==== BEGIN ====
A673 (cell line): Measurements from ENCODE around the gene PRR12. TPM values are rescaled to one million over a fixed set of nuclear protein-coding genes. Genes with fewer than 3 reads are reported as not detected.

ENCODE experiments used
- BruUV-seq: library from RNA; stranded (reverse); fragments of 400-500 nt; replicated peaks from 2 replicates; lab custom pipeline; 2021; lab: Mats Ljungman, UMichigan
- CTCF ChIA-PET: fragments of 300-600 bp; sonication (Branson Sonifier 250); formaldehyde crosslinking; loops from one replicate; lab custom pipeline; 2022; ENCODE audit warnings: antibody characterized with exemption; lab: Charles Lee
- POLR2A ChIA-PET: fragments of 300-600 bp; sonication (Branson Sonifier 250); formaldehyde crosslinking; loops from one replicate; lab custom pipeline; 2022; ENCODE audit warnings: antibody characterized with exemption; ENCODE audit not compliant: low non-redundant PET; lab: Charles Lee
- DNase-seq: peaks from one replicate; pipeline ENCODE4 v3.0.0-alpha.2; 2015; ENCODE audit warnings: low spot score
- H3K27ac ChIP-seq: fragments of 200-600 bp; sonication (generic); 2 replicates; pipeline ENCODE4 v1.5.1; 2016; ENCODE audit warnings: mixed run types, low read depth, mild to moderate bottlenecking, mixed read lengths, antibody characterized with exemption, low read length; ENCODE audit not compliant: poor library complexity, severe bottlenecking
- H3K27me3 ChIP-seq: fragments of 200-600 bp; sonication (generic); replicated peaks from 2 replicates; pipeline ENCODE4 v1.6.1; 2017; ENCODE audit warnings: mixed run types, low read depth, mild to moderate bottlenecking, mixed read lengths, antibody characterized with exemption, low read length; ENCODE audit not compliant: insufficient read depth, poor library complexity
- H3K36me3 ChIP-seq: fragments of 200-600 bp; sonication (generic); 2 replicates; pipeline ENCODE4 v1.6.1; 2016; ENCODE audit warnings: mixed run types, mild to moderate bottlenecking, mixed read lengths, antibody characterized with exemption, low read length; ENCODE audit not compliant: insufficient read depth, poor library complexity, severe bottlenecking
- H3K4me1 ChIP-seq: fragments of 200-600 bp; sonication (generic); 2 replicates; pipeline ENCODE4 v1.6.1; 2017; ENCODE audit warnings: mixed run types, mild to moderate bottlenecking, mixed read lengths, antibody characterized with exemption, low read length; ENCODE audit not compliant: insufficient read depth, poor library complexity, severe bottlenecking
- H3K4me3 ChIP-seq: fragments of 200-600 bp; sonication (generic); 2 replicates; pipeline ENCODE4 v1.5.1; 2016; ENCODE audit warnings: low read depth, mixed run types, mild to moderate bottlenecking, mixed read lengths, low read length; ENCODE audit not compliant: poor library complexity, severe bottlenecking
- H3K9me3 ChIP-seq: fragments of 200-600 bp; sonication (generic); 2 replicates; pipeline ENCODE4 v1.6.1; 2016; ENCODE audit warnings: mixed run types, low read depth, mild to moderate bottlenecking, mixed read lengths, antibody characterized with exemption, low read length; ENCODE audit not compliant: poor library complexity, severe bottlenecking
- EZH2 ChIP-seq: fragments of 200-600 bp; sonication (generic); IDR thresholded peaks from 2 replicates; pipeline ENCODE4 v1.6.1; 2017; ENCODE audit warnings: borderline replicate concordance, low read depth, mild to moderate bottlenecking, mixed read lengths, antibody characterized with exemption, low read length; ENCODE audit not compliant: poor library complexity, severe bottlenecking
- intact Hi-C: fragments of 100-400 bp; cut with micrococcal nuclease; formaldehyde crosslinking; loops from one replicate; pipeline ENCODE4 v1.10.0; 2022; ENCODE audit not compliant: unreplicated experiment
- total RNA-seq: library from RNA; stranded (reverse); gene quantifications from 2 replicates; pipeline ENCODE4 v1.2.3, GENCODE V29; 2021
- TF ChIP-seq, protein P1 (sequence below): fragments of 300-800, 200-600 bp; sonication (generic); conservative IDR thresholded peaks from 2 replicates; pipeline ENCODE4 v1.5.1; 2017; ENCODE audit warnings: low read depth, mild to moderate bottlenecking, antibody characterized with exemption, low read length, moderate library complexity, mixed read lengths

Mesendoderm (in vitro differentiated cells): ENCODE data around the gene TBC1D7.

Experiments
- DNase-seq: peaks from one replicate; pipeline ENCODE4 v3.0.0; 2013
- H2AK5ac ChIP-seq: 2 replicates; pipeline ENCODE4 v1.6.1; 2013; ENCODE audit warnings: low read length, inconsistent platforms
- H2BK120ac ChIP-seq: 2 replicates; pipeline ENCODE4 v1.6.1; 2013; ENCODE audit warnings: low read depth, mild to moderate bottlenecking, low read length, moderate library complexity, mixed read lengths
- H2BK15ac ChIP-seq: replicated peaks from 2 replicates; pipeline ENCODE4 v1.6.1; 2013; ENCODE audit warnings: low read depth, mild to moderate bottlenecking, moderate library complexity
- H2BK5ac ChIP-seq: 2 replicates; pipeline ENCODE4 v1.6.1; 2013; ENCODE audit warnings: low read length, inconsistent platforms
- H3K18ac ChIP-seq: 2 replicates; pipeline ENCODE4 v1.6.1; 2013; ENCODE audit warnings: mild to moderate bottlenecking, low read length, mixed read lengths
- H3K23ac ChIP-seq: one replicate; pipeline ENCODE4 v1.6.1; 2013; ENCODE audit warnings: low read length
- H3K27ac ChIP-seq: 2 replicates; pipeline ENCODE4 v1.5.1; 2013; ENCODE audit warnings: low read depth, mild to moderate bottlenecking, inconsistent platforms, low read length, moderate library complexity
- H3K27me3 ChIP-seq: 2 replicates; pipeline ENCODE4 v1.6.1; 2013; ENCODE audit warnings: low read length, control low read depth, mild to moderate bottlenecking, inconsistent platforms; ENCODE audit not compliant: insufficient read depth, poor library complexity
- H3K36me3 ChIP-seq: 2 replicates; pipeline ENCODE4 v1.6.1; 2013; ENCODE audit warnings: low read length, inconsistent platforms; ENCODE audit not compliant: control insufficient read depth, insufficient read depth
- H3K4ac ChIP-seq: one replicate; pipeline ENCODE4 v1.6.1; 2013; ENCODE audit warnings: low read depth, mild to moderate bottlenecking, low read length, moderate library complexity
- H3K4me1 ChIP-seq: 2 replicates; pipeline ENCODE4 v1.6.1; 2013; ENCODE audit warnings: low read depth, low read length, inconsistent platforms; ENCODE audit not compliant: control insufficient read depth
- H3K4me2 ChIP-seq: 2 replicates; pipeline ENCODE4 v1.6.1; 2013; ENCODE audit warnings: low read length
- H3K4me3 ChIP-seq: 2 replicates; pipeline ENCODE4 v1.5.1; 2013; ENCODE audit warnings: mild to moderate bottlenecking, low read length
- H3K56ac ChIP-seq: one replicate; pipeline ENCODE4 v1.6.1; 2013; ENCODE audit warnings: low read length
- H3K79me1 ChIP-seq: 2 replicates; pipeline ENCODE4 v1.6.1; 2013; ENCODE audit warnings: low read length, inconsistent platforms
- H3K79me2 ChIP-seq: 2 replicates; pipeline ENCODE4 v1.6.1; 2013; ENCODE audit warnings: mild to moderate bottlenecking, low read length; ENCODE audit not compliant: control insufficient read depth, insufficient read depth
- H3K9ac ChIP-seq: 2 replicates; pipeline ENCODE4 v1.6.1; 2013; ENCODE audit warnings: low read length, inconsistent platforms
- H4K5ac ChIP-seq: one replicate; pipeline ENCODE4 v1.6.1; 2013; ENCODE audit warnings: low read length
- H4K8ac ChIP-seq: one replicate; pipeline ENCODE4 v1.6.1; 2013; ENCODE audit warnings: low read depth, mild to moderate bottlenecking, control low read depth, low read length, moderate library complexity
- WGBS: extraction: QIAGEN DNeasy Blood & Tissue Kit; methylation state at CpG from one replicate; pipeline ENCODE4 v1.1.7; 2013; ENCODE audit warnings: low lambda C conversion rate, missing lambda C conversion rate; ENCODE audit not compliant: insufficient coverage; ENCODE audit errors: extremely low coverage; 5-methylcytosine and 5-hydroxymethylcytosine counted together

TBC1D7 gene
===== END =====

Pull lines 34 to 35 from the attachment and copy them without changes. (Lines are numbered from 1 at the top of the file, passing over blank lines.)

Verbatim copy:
- H3K79me1 ChIP-seq: 2 replicates; pipeline ENCODE4 v1.6.1; 2013; ENCODE audit warnings: low read length, inconsistent platforms
- H3K79me2 ChIP-seq: 2 replicates; pipeline ENCODE4 v1.6.1; 2013; ENCODE audit warnings: mild to moderate bottlenecking, low read length; ENCODE audit not compliant: control insufficient read depth, insufficient read depth